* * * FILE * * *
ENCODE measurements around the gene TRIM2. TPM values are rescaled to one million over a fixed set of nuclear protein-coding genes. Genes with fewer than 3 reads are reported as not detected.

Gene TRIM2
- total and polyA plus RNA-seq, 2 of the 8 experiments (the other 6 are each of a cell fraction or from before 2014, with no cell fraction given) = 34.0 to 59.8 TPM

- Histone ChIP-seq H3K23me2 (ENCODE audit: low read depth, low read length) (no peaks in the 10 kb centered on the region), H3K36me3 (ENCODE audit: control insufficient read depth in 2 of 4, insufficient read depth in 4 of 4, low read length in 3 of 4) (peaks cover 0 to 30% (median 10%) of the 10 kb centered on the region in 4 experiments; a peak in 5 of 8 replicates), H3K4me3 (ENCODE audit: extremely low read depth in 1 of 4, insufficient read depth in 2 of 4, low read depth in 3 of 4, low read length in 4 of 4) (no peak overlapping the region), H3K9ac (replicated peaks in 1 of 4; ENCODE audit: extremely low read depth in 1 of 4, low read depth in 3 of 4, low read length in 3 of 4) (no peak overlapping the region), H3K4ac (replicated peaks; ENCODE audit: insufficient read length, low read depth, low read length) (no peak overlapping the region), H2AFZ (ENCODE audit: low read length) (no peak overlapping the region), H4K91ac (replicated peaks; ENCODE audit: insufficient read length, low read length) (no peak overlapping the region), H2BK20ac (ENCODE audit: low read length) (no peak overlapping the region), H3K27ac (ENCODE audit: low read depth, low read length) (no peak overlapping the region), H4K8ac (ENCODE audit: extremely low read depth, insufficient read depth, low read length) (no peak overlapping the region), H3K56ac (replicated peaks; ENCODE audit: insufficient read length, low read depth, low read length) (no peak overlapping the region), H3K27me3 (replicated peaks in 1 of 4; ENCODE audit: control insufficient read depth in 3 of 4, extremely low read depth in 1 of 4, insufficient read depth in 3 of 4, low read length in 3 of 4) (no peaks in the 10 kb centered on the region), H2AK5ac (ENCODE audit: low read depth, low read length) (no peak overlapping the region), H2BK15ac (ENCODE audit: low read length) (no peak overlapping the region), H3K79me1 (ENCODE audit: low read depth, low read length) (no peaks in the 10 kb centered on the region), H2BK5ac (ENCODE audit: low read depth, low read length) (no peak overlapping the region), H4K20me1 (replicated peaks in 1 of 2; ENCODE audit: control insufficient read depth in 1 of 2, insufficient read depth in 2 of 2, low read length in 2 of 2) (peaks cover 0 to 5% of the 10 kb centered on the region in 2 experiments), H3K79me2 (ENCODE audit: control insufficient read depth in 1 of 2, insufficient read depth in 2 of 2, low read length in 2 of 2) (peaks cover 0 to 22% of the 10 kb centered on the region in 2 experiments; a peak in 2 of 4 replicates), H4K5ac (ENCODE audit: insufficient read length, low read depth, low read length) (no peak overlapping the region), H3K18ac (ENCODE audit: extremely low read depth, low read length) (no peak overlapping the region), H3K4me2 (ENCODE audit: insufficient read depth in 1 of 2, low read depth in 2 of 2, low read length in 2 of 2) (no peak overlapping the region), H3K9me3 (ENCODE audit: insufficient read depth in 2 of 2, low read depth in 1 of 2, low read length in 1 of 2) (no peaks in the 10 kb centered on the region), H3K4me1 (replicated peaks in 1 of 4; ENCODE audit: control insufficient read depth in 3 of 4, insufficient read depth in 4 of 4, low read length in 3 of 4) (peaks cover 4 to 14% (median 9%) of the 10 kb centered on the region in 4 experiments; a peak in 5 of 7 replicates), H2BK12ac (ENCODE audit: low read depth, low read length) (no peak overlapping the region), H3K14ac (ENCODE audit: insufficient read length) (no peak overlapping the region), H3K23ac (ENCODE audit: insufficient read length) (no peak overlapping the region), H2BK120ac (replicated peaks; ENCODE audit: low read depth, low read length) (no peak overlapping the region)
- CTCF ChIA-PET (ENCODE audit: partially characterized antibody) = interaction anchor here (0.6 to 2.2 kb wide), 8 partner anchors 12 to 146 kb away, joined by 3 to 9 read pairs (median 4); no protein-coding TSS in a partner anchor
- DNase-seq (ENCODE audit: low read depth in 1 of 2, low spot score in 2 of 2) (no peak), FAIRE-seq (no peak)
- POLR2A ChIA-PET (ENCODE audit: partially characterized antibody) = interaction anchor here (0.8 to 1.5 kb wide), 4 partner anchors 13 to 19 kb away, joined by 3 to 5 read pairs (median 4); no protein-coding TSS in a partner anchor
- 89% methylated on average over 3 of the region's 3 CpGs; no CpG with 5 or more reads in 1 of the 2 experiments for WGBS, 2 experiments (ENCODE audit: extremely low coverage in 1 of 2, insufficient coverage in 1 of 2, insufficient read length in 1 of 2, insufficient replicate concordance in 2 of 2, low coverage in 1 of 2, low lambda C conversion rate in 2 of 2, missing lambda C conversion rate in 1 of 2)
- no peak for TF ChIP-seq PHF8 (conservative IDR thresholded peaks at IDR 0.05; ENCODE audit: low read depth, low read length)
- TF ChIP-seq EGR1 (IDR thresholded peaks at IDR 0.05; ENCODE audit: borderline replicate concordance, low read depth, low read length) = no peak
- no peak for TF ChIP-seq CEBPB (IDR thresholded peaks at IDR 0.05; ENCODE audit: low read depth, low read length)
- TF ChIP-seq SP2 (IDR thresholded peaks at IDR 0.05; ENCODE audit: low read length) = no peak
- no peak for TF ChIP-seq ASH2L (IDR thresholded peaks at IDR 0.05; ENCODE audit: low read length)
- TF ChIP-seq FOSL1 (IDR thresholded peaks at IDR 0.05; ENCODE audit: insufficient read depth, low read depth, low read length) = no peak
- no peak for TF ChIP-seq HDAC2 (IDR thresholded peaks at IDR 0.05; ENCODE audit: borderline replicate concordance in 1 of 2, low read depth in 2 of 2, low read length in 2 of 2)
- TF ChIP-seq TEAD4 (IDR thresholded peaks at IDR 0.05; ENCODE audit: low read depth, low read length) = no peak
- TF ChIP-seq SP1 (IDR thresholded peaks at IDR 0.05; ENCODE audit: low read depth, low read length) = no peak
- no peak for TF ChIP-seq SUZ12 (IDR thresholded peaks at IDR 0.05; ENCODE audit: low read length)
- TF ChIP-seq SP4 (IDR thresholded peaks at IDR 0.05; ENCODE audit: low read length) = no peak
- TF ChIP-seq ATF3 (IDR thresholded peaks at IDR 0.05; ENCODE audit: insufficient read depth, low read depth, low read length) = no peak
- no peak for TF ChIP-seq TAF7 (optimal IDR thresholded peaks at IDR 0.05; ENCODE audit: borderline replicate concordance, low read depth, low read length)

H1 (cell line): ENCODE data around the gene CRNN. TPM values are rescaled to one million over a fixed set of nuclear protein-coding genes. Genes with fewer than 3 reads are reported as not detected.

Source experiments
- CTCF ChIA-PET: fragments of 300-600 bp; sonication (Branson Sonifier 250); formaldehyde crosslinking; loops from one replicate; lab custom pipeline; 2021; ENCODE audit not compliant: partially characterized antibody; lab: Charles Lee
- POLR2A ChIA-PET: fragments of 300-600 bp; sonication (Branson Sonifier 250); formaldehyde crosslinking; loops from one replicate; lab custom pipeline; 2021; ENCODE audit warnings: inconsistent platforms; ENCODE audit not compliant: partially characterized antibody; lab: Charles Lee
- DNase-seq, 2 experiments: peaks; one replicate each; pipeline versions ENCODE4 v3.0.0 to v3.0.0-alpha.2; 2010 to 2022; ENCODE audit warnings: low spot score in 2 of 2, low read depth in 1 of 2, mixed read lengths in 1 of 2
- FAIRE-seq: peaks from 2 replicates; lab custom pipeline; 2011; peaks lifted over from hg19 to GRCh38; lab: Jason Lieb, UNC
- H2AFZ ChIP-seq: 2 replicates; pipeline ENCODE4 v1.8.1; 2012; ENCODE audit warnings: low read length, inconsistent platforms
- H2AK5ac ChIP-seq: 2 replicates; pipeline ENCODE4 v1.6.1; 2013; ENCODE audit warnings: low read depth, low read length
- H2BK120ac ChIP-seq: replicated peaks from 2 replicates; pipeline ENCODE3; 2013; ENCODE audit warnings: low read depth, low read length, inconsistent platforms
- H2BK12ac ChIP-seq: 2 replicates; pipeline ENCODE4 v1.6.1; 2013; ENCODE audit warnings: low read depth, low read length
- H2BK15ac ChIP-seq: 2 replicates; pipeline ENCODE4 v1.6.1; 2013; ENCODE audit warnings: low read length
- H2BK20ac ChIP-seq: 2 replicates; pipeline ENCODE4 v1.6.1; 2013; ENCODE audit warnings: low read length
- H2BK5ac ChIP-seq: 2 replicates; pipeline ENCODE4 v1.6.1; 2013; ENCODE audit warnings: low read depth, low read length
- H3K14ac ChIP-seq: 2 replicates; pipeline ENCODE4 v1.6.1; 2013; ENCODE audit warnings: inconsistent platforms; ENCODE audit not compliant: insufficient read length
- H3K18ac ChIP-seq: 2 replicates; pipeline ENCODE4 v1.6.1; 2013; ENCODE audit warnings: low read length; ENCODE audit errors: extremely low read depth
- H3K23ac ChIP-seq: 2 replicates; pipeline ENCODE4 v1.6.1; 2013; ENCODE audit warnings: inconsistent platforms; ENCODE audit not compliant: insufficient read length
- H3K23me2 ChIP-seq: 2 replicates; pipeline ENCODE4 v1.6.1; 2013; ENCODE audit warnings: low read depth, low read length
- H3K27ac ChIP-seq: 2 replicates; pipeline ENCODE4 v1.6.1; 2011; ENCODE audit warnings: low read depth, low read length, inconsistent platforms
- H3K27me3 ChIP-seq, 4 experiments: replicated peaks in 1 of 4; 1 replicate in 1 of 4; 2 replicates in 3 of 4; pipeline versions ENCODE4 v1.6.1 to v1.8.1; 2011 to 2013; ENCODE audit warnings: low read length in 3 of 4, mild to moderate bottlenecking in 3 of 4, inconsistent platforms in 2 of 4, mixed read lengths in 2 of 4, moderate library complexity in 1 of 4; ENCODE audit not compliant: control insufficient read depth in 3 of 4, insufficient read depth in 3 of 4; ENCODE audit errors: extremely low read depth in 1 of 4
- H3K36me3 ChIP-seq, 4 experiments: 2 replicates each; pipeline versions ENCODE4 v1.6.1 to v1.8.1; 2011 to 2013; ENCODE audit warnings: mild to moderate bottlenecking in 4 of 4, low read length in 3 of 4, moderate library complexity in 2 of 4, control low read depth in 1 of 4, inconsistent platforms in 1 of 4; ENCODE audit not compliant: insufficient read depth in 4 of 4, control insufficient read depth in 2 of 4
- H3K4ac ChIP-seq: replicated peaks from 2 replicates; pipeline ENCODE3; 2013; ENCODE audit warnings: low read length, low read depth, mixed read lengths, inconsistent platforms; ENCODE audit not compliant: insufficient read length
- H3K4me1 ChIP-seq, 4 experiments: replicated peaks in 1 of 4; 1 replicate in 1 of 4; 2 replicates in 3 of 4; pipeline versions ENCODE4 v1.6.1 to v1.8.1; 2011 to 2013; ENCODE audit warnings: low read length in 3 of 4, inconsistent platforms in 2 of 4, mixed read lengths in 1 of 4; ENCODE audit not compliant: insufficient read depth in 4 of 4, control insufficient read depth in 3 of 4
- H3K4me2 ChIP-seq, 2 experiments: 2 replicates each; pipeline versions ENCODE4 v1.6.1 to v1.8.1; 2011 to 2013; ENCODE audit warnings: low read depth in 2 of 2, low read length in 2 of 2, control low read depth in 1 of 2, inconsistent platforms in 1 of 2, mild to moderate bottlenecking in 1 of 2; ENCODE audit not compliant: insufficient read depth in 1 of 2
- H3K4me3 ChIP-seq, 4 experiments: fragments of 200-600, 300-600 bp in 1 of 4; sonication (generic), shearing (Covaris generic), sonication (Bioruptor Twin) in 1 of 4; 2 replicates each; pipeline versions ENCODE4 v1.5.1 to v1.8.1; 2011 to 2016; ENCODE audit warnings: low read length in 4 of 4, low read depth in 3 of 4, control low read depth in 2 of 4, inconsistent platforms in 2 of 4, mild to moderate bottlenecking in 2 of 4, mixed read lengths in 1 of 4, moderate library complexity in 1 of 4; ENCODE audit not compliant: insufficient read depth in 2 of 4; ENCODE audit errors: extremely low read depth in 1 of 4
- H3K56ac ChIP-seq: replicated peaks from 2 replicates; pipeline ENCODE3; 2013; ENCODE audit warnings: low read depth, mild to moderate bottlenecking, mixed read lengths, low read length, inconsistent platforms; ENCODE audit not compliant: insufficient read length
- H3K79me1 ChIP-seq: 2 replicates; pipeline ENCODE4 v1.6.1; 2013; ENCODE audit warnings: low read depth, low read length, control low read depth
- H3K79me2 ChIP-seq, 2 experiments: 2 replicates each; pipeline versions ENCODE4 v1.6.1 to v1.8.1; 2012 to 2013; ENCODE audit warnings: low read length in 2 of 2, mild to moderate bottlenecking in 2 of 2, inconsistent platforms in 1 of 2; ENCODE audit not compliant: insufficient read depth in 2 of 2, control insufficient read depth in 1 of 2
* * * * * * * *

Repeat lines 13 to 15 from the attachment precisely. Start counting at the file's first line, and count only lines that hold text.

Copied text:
- no peak for TF ChIP-seq ASH2L (IDR thresholded peaks at IDR 0.05; ENCODE audit: low read length)
- TF ChIP-seq FOSL1 (IDR thresholded peaks at IDR 0.05; ENCODE audit: insufficient read depth, low read depth, low read length) = no peak
- no peak for TF ChIP-seq HDAC2 (IDR thresholded peaks at IDR 0.05; ENCODE audit: borderline replicate concordance in 1 of 2, low read depth in 2 of 2, low read length in 2 of 2)